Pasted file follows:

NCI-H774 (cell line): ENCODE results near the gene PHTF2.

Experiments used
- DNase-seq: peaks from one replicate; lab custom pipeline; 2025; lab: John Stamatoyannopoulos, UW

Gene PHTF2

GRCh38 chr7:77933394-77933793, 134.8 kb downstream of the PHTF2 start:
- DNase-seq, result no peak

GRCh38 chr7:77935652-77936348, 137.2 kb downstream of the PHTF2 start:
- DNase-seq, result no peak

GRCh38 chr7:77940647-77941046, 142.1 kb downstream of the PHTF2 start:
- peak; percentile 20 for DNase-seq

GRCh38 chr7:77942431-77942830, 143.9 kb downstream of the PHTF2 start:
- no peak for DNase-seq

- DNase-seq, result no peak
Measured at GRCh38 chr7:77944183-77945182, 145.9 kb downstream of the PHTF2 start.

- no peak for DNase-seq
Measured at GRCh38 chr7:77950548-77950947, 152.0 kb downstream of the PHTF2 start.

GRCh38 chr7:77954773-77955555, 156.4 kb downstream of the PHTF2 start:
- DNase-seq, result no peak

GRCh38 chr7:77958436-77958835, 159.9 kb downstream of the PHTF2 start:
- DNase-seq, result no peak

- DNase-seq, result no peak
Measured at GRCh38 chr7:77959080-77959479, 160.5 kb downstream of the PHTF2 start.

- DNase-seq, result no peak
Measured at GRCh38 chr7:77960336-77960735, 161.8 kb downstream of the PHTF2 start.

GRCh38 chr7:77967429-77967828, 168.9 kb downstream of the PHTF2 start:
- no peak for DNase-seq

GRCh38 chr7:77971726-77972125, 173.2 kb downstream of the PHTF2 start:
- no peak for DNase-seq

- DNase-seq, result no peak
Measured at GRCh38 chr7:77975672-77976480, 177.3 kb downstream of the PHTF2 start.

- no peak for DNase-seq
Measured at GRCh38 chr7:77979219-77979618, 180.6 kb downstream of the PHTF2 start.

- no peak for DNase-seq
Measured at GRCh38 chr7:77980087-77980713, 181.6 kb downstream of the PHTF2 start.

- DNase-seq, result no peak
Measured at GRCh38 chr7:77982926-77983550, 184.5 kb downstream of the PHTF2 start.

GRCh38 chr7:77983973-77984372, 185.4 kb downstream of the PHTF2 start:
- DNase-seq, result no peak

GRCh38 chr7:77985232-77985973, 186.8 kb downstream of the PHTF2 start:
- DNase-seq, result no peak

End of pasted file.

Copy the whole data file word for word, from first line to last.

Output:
NCI-H774 (cell line): ENCODE results near the gene PHTF2.

Experiments used
- DNase-seq: peaks from one replicate; lab custom pipeline; 2025; lab: John Stamatoyannopoulos, UW

Gene PHTF2

GRCh38 chr7:77933394-77933793, 134.8 kb downstream of the PHTF2 start:
- DNase-seq, result no peak

GRCh38 chr7:77935652-77936348, 137.2 kb downstream of the PHTF2 start:
- DNase-seq, result no peak

GRCh38 chr7:77940647-77941046, 142.1 kb downstream of the PHTF2 start:
- peak; percentile 20 for DNase-seq

GRCh38 chr7:77942431-77942830, 143.9 kb downstream of the PHTF2 start:
- no peak for DNase-seq

- DNase-seq, result no peak
Measured at GRCh38 chr7:77944183-77945182, 145.9 kb downstream of the PHTF2 start.

- no peak for DNase-seq
Measured at GRCh38 chr7:77950548-77950947, 152.0 kb downstream of the PHTF2 start.

GRCh38 chr7:77954773-77955555, 156.4 kb downstream of the PHTF2 start:
- DNase-seq, result no peak

GRCh38 chr7:77958436-77958835, 159.9 kb downstream of the PHTF2 start:
- DNase-seq, result no peak

- DNase-seq, result no peak
Measured at GRCh38 chr7:77959080-77959479, 160.5 kb downstream of the PHTF2 start.

- DNase-seq, result no peak
Measured at GRCh38 chr7:77960336-77960735, 161.8 kb downstream of the PHTF2 start.

GRCh38 chr7:77967429-77967828, 168.9 kb downstream of the PHTF2 start:
- no peak for DNase-seq

GRCh38 chr7:77971726-77972125, 173.2 kb downstream of the PHTF2 start:
- no peak for DNase-seq

- DNase-seq, result no peak
Measured at GRCh38 chr7:77975672-77976480, 177.3 kb downstream of the PHTF2 start.

- no peak for DNase-seq
Measured at GRCh38 chr7:77979219-77979618, 180.6 kb downstream of the PHTF2 start.

- no peak for DNase-seq
Measured at GRCh38 chr7:77980087-77980713, 181.6 kb downstream of the PHTF2 start.

- DNase-seq, result no peak
Measured at GRCh38 chr7:77982926-77983550, 184.5 kb downstream of the PHTF2 start.

GRCh38 chr7:77983973-77984372, 185.4 kb downstream of the PHTF2 start:
- DNase-seq, result no peak

GRCh38 chr7:77985232-77985973, 186.8 kb downstream of the PHTF2 start:
- DNase-seq, result no peak